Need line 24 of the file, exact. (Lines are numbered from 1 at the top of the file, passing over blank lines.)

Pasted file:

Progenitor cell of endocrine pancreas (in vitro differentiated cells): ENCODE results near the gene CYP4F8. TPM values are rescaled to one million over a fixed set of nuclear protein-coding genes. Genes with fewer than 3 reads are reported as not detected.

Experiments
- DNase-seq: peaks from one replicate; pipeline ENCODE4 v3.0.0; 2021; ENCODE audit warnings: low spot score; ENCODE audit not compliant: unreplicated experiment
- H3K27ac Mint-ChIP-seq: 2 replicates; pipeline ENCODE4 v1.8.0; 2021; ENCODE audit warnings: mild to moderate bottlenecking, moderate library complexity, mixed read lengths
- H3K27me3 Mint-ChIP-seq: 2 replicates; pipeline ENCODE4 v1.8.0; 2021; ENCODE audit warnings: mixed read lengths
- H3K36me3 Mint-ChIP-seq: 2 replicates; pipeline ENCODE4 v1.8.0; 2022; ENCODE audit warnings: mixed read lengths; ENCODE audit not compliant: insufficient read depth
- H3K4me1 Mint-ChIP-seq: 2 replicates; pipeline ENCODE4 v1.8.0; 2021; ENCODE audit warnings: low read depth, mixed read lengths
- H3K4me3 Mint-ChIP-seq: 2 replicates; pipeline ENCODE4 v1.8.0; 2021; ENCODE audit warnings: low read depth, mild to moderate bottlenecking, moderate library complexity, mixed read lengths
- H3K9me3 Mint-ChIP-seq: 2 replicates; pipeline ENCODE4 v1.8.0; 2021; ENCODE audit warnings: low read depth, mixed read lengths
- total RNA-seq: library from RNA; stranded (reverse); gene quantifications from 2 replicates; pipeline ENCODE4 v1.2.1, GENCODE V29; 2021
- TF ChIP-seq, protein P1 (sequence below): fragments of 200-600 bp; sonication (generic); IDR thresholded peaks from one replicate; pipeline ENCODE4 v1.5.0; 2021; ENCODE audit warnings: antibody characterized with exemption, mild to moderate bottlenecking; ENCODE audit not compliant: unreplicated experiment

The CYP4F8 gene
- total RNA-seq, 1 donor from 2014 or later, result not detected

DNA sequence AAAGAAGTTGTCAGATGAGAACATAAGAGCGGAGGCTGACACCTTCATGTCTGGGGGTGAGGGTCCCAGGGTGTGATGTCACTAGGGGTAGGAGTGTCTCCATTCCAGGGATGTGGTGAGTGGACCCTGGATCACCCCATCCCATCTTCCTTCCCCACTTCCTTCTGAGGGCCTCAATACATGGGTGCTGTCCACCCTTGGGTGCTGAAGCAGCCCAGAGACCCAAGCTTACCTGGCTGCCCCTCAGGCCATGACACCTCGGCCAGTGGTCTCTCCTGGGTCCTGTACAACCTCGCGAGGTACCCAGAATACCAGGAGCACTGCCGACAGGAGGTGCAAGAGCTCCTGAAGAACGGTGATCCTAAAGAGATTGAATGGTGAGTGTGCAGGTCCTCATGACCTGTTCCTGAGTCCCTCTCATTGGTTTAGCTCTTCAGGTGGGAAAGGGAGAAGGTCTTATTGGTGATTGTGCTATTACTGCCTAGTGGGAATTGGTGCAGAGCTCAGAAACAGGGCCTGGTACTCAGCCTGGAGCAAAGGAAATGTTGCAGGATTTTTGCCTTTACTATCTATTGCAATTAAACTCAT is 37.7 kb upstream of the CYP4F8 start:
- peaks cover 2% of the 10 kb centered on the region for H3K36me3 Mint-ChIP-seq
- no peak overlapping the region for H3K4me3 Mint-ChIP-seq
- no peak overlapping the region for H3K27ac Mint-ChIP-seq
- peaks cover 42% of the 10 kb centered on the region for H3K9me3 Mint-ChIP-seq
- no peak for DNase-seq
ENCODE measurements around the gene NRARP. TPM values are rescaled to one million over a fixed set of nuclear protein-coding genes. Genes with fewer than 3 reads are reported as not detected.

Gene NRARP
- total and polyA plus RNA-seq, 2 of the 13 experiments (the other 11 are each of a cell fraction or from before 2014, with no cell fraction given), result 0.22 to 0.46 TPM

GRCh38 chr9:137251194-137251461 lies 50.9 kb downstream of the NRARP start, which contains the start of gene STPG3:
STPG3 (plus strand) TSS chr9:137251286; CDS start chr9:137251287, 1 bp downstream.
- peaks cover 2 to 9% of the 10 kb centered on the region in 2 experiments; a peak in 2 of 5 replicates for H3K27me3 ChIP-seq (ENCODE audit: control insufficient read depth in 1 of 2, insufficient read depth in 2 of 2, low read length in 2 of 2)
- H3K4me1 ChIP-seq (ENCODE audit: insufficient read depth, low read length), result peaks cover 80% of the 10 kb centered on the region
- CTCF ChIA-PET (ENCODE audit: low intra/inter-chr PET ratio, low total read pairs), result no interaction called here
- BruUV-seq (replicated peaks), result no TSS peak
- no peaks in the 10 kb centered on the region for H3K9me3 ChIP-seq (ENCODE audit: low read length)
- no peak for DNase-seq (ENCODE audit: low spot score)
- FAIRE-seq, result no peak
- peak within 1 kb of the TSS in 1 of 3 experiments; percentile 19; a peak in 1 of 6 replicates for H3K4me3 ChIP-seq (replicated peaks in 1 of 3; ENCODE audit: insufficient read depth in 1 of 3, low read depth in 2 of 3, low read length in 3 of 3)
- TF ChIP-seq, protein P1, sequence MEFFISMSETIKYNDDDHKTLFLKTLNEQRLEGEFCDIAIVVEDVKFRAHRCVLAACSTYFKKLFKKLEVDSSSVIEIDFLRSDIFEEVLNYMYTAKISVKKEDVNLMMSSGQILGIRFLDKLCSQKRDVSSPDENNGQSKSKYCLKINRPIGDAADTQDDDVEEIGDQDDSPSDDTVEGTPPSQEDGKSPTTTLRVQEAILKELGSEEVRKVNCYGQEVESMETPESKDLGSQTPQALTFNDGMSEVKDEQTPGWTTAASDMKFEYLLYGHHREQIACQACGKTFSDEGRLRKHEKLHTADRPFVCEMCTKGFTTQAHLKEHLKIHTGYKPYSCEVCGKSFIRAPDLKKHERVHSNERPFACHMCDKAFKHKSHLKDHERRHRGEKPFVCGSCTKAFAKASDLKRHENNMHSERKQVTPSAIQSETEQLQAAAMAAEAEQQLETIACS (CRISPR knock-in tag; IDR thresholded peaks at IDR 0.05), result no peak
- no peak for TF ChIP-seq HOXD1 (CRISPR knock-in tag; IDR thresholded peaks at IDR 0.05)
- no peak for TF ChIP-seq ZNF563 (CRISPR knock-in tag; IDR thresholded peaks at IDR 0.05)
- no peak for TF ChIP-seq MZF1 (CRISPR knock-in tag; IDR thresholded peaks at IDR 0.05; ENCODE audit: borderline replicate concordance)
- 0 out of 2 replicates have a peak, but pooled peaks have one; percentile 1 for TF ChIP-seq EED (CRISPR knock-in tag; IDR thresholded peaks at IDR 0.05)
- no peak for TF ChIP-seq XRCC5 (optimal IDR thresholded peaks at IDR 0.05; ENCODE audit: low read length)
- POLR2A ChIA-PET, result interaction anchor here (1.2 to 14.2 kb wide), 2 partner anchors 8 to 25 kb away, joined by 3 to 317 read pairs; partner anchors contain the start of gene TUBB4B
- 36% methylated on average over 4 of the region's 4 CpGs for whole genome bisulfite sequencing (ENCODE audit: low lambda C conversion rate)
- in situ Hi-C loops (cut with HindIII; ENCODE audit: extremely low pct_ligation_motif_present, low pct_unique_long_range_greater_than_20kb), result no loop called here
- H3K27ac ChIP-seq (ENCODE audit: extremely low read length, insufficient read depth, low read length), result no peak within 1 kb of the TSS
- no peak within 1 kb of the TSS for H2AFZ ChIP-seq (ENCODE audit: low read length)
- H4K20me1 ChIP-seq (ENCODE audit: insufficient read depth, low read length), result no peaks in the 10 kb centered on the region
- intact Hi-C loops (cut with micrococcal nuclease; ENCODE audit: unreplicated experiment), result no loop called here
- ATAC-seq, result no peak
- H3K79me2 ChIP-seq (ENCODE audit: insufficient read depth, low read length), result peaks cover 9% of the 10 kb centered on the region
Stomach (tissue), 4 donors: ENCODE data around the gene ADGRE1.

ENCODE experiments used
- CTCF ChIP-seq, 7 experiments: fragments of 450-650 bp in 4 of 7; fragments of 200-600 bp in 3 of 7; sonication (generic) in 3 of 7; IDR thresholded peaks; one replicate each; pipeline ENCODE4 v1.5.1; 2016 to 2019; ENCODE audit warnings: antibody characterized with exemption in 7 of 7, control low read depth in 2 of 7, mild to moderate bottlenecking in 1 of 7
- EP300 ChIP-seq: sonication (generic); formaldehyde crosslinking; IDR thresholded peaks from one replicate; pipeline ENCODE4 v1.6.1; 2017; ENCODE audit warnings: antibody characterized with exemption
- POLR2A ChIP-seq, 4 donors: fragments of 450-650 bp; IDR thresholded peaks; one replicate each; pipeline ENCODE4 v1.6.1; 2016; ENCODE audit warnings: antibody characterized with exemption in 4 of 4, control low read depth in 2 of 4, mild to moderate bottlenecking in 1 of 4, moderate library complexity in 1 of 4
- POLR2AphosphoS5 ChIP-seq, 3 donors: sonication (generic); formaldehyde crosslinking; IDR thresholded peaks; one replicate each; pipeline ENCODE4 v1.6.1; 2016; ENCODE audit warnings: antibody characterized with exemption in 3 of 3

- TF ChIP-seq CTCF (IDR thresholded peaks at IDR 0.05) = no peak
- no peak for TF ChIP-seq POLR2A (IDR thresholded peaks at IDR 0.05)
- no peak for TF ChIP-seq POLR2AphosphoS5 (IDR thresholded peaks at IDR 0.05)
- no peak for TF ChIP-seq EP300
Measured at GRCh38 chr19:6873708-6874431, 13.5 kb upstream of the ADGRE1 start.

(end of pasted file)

STPG3 (plus strand) TSS chr9:137251286; CDS start chr9:137251287, 1 bp downstream.